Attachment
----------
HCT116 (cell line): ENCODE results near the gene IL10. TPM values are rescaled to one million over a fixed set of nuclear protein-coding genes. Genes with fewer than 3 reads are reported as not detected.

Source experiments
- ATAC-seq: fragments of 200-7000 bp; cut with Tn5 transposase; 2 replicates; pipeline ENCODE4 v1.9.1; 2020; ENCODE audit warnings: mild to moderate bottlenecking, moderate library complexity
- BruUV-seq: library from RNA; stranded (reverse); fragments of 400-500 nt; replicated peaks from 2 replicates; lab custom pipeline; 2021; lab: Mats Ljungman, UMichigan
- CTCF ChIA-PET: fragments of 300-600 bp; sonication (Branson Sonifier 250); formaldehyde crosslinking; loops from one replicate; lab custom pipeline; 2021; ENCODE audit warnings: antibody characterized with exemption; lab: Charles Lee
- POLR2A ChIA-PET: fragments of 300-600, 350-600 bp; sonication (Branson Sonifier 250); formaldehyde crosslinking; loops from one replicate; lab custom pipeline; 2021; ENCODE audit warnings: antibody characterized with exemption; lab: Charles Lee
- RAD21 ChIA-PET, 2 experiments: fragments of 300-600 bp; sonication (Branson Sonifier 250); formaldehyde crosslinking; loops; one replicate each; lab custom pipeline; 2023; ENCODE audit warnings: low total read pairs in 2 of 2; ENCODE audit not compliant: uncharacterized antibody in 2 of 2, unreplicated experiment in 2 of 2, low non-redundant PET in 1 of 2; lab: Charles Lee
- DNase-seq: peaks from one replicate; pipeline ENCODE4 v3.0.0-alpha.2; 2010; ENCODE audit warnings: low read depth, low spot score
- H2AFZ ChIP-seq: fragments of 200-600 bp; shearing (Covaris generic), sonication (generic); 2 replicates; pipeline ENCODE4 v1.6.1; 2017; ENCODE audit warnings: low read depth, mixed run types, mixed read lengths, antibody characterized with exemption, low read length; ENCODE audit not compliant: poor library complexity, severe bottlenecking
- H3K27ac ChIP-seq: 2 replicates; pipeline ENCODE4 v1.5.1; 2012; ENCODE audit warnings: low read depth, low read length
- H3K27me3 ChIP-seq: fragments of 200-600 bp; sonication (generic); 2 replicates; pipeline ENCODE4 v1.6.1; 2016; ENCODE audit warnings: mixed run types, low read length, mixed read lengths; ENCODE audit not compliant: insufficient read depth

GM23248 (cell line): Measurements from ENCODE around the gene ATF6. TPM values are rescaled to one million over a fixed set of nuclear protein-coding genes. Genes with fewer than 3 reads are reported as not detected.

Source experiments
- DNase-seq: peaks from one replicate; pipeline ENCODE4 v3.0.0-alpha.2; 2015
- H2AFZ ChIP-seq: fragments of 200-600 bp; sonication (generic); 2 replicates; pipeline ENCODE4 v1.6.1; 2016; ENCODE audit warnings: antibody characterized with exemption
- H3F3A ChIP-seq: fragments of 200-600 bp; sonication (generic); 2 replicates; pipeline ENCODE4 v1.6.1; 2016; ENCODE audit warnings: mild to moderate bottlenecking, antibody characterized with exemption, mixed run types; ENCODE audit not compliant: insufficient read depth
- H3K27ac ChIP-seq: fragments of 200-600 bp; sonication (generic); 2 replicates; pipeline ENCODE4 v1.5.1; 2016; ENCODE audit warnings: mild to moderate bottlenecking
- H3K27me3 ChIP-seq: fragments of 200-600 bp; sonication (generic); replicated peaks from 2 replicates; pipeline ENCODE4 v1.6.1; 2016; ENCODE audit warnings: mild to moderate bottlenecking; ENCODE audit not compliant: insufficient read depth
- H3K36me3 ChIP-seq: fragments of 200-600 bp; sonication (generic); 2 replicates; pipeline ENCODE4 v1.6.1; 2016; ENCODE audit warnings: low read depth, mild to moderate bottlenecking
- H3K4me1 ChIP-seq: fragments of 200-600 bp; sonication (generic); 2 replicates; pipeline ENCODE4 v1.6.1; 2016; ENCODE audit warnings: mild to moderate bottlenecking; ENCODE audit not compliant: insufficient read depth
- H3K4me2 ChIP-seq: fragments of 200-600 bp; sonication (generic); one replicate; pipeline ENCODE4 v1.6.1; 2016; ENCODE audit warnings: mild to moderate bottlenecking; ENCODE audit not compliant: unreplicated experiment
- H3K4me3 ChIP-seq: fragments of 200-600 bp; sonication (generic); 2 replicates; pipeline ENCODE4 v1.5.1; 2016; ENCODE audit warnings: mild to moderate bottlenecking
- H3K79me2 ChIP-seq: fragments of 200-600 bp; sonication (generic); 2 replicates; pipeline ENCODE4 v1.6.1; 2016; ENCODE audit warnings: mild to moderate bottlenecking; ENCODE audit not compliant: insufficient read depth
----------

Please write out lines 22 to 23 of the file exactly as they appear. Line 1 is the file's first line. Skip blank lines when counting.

- H3K4me3 ChIP-seq: fragments of 200-600 bp; sonication (generic); 2 replicates; pipeline ENCODE4 v1.5.1; 2016; ENCODE audit warnings: mild to moderate bottlenecking
- H3K79me2 ChIP-seq: fragments of 200-600 bp; sonication (generic); 2 replicates; pipeline ENCODE4 v1.6.1; 2016; ENCODE audit warnings: mild to moderate bottlenecking; ENCODE audit not compliant: insufficient read depth